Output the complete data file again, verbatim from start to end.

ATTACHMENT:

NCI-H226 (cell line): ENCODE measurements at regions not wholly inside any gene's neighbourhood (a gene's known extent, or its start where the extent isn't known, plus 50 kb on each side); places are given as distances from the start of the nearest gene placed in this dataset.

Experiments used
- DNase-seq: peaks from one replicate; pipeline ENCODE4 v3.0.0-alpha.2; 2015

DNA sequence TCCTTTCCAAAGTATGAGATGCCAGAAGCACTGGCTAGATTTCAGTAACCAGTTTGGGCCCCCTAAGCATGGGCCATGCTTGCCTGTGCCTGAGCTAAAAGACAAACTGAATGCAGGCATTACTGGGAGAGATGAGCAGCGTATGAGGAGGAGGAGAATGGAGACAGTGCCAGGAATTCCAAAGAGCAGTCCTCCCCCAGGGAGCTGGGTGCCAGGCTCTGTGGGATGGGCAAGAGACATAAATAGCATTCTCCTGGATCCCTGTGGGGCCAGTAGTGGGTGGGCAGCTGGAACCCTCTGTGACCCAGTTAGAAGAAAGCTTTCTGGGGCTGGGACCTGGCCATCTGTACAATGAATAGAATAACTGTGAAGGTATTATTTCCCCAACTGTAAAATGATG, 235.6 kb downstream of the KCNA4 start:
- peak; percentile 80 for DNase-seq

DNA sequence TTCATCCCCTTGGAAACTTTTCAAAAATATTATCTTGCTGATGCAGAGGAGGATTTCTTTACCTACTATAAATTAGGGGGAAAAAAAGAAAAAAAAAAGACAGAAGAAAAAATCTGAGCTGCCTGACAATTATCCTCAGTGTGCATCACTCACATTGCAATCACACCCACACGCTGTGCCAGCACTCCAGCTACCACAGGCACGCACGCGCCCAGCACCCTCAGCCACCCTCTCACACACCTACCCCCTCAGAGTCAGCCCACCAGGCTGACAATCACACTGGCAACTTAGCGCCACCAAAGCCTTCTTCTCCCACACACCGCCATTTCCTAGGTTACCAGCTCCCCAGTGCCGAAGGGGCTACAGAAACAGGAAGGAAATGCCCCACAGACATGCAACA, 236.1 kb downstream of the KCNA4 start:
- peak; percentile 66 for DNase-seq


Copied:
NCI-H226 (cell line): ENCODE measurements at regions not wholly inside any gene's neighbourhood (a gene's known extent, or its start where the extent isn't known, plus 50 kb on each side); places are given as distances from the start of the nearest gene placed in this dataset.

Experiments used
- DNase-seq: peaks from one replicate; pipeline ENCODE4 v3.0.0-alpha.2; 2015

DNA sequence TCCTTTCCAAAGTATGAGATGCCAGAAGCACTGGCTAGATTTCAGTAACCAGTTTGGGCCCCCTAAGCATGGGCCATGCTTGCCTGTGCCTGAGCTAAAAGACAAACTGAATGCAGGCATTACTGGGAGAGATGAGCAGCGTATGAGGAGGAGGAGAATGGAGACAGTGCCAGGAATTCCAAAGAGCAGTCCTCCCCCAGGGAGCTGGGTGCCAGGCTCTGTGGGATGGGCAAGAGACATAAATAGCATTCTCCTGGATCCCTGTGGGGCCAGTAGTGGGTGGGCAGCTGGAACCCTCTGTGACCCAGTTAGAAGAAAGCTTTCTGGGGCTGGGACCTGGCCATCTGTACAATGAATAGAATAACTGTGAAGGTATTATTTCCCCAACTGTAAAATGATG, 235.6 kb downstream of the KCNA4 start:
- peak; percentile 80 for DNase-seq

DNA sequence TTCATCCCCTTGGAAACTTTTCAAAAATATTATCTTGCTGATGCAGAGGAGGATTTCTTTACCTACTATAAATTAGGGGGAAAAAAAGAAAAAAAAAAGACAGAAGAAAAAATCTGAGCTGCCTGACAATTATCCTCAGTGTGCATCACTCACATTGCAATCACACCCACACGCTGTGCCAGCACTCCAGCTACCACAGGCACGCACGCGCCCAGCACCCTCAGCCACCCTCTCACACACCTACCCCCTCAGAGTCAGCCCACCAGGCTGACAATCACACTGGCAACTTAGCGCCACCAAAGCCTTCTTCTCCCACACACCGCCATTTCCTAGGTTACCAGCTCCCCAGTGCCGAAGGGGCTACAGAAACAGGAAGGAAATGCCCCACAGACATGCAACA, 236.1 kb downstream of the KCNA4 start:
- peak; percentile 66 for DNase-seq